The Iraq Conflict: The ISIL Takeover and Brent Spread Pricing
The recent string of rebel takeovers in Iraq has affected not only the safety of its people but global energy markets as well. The last week of June 2014 marked a significant date for Brent-WTI spread pricing, as the Islamic State in Iraq and the Levant (ISIL) rebels took over Iraq’s largest oil refinery, Baiji. This refinery produces a third of Iraq’s oil output and has been the scene of a week of fighting between Iraqi forces and Sunni rebels.[i] According to Reuters, as a result of this ongoing conflict, the Brent-WTI spread narrowed to close at $7.31 on June 26 after it had widened to $9.01 last week (its widest point since March 2014).[ii] While United Nations Iraq special envoy Nickolay Mladenov assured oil investors that Iraq’s southern oil fields, which produce 3.3 million barrels (Bbl) per day, remain unaffected, Bloomberg reports that Citigroup Inc. and Bank of America Corp. feel the situation in Iraq will only continue to negatively impact long-term oil pricing. Brent oil for August delivery increased to 4.4% in June on the ICE Futures Europe exchange in London. Citigroup and Bank of America Corp. claim that the violence in Iraq is the biggest risk to new supplies of Brent oil from any OPEC nation.[iii]
Seth Kleinman, European head of energy research at Citigroup, comments: “The market has worked itself into an extraordinary level of complacency. The reality is that Iraq matters for being the second largest OPEC oil producer, and given its production capacity, it matters possibly even more for the future. If the ISIL continue their route toward Baghdad, the chances are greater that rebels could take over the primary oil reserves, where more than 85% of the country’s 3.3 million Bbl/day of crude is exported. Indeed, Exxon Mobil Corp. and British Petroleum have begun removing some employees from projects in the last days of June 2014.”[iv]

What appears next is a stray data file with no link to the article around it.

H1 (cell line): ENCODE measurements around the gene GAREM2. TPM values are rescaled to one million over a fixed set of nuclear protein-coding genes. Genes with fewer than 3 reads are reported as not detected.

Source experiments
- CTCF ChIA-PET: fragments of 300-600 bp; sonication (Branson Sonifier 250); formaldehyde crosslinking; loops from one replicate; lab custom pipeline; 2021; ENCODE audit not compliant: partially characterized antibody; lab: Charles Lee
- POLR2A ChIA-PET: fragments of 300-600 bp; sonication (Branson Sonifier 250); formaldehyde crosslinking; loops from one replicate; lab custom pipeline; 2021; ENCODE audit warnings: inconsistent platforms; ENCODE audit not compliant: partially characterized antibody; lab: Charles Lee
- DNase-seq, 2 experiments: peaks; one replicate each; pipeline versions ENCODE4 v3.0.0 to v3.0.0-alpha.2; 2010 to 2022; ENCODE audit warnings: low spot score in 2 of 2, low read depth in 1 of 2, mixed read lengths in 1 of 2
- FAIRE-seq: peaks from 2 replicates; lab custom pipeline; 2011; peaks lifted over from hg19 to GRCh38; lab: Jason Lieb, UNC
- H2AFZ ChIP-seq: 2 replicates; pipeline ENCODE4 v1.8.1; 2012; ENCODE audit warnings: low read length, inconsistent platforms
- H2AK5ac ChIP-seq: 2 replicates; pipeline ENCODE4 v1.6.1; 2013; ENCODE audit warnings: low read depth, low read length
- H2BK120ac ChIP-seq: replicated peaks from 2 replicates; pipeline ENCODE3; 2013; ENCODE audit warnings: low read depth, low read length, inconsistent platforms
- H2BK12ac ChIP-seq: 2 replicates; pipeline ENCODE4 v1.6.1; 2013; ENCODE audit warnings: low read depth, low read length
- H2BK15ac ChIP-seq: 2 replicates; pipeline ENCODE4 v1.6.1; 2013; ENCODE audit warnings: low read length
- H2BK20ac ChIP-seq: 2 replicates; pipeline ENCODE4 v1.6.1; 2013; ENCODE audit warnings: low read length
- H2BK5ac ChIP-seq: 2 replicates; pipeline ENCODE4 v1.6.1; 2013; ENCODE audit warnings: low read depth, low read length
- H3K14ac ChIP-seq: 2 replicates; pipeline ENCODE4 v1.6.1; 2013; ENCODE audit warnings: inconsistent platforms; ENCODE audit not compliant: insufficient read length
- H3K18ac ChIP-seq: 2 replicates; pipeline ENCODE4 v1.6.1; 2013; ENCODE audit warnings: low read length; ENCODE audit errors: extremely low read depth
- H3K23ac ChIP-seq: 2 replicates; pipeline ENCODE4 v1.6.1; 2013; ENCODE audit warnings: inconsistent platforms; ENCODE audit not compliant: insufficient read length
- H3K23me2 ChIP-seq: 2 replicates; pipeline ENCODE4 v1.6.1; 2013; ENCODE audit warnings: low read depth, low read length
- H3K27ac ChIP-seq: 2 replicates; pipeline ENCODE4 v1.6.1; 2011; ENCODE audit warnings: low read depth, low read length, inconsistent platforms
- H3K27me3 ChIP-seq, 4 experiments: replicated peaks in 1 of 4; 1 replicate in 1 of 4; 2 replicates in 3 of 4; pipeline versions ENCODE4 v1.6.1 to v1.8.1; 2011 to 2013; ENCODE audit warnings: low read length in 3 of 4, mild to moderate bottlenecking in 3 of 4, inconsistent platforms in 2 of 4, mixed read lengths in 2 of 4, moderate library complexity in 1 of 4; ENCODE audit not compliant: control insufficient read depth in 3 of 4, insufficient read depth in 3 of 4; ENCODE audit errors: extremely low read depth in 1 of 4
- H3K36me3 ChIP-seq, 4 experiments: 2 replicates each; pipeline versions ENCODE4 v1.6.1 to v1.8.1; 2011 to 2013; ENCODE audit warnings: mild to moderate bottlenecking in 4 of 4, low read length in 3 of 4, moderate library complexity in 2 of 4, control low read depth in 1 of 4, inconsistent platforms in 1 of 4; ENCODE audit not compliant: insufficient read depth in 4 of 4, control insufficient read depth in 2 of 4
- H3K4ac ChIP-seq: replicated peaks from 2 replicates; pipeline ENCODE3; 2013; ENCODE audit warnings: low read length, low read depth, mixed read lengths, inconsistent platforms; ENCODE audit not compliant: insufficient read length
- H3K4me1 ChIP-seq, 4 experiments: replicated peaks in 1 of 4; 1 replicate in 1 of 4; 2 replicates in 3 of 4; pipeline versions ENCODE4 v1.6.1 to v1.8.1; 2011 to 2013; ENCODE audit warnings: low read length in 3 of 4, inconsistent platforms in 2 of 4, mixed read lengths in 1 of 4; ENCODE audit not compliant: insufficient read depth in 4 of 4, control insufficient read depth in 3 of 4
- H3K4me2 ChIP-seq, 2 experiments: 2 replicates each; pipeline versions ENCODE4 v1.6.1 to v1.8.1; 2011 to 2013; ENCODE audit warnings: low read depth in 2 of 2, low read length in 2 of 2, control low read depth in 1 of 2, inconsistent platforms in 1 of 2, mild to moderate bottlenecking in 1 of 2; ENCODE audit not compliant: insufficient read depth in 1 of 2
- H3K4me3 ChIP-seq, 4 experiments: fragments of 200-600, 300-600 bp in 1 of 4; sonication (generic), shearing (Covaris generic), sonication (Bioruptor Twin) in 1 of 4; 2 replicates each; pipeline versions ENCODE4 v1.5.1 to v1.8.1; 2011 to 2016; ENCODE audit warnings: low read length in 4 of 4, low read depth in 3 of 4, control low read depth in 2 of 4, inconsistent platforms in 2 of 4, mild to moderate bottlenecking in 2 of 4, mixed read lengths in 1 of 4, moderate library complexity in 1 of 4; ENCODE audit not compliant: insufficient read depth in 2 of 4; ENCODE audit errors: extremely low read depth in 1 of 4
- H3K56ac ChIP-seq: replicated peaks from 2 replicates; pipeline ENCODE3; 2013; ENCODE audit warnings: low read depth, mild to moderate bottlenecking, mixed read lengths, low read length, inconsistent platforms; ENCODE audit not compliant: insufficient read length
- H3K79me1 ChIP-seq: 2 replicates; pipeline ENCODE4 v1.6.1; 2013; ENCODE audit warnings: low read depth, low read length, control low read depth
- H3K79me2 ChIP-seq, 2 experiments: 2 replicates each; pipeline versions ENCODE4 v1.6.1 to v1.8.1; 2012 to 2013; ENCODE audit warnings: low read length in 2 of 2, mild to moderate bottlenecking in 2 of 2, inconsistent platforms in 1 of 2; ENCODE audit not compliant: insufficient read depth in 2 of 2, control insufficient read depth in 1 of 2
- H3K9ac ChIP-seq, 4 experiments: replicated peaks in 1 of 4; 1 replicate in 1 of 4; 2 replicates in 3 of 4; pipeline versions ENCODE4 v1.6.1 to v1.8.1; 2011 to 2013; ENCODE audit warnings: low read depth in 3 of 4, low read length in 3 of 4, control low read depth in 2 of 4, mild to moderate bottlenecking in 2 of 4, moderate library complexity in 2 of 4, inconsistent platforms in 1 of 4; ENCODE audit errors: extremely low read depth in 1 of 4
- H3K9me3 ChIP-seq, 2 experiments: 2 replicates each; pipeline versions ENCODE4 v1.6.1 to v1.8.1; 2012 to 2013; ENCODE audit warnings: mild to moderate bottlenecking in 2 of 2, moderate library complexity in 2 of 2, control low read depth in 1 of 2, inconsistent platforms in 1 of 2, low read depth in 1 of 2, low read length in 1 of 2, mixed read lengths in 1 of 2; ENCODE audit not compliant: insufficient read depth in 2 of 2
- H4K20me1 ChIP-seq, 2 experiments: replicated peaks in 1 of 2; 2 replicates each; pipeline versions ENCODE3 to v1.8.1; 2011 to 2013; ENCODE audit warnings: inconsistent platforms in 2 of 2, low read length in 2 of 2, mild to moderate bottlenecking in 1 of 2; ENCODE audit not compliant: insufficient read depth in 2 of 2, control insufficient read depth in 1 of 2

Before the conflict escalated, the Brent-WTI spread (represented by the dark grey area in the graph below) for prompt contracts was relatively stable between May 1, 2014 and July 1, 2014 (Figure 1). According to data from NYMEX future settlements, prices for both oil benchmarks started to rise on June 12. In addition, the Brent-WTI spread widened and tapered off toward June 24 (during the time of the conflict). Brent prices spiked more than WTI prices, as Brent is sensitive to geopolitical escalations in the Middle East. ZE’s data management solution ZEMA is capable of tracking these market fluctuations.
[i] Al Jazeera and Agencies. “ISIL rebels control Baiji refinery in Iraq.” Accessed June 26, 2014. http://www.aljazeera.com/news/middleeast/2014/06/iraq-claims-control-baiji-oil-refinery-201462453330918848.html.
[ii] Ligato, Lorenzo, Simon Falush, Keith Wallace, Jason Neely, David Evans, Jeffrey Benkoe, and Chizu Nomiyama. “U.S. Crude and Brent Fall as Iraq Export Fears Recede.” Accessed June 30, 2014. http://in.reuters.com/article/2014/06/26/markets-oil-idINL4N0P70Y020140626.
[iii] Smith, Grant. “Oil Seen Rising Faster Than Market Shows on Iraq Violence .” Accessed June 30, 2014. http://www.bloomberg.com/news/2014-06-23/oil-traders-seen-too-complacent-on-price-threat-of-iraq.html.